Have you ever had a feeling that you simply are not good enough? Maybe you are full of doubts about how you look or your ability to get something done? “Self-loathing” is an apt term to describe this feeling and it can be applied in a variety of situations. This post unpacks the meaning and origin of the expression.
“Self-loathing” has a few different meanings. In modern Internet terminology, “self-loathing” typically refers to someone who does not like the group of people to which they belong. This could be the same for gay people who hate being gay and try to live their lives as straight people. In general, it is an intense feeling of not liking something about yourself and hating an aspect that can’t be changed.
In broader terms, “self-loathing” generally means not liking yourself. This can be for any variety of reasons, outside of those listed above. You may not like your hair, your appearance, or even certain aspects of your personality. “Self-loathing” does not have to be entirely focused on physical attributes. More information can be found in the video (here).
“Sarah is so self-loathing. She complains all the time about how she doesn’t like how her hair looks.”
“I can be pretty self-loathing sometimes. I hate my nose and think I’m fat.”
“Catherine talks about herself in a self-loathing way. She says she doesn’t like how her arms look.”
“I wish that John would learn to manage his self-loathing, it is preventing his progress as a manager”.
“Pete tries to act straight all the time, but it’s obvious he isn’t. I think he’s self-loathing.”
“I think Amy suffers from self-loathing. She talks trash about white people all the time, but she’s white herself.”
The meaning or feeling of self-hate has been around for as long as humans have existed. The actual term self-loathing, however, is much younger. The phrase was first seen in script in 1635. It was initially found in the medical text of psychologists and psychiatrists and then was later found in poems and stories. The term has always bounced between self-hate, loathing of self, and self-loathing.
Over time, the phrase has been used mainly in medical circles and as a part of official diagnoses. It is found in some texts or books that relate to self-esteem, self-worth, or those dedicated to mental health. The word is English in origin and is used all over the world. The actual creation of the word is unknown, but it has maintained the same meaning over time.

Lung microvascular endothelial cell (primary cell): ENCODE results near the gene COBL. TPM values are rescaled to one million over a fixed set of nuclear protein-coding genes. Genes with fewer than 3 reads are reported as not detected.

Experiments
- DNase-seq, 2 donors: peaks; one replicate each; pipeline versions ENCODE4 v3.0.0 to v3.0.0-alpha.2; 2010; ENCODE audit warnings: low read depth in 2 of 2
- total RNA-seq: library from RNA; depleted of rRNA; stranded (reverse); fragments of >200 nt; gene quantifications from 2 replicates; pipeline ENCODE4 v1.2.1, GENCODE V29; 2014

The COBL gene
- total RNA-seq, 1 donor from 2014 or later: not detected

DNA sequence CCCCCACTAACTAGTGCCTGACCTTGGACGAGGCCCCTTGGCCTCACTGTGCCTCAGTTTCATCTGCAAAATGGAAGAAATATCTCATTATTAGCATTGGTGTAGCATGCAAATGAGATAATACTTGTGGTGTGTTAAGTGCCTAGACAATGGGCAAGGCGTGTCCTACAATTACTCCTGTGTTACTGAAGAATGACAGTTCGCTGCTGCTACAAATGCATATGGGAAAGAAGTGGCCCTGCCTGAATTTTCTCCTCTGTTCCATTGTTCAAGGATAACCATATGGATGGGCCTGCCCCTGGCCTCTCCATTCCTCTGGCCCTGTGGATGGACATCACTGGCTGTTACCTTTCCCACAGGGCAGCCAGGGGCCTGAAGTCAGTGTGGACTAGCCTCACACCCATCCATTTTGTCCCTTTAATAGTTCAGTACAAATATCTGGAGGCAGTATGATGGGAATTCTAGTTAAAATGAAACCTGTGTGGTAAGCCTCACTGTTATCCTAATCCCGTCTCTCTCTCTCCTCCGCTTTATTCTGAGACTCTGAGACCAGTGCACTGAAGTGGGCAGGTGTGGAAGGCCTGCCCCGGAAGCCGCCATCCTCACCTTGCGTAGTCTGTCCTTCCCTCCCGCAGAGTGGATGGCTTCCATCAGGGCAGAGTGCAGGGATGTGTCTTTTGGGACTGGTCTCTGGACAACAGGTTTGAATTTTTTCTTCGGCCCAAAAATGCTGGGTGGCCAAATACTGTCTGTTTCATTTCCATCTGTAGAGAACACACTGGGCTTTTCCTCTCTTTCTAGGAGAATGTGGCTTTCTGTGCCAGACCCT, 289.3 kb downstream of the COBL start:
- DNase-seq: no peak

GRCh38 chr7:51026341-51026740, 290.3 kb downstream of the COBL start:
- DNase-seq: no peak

Phrases Similar to Self-Loathing
Phrases Opposite to Self-Loathing
- Embracing yourself
What is the Correct Saying?
- “Self-loathing” is itself the correct saying.
Ways People May Incorrectly Say Self Loathing
“Self-loathing” is a way to refer to oneself when you do not like a certain characteristic about yourself. While easy to understand, it can be used improperly. Some ways that “self-loathing” is used incorrectly are:
- I’m so self-loathing. I love my hair!
- I think Amanda is very self-loathing. She seems very proud to be Native American and talks about it all of the time.
- I think John is self-loathing. He embraces the fact that he is Trans and is starting his transition soon!
- There is nothing better than practicing a bit of self-loathing to boost morale.
- I consider myself to be self-loathing. I love my eyes and my legs.
Acceptable Ways to Phrase Self Loathing
- There is something insidious about people who are full of self-loathing.
- You will find that many bullies are not against those they attack, but rather try to attack others due to their own self-loathing tendencies.
- Self-loathing is directly related to a person’s level of self-esteem, or lack thereof.
- The best way to battle against anxiety and depression is to eliminate feelings of self-loathing or self-hate.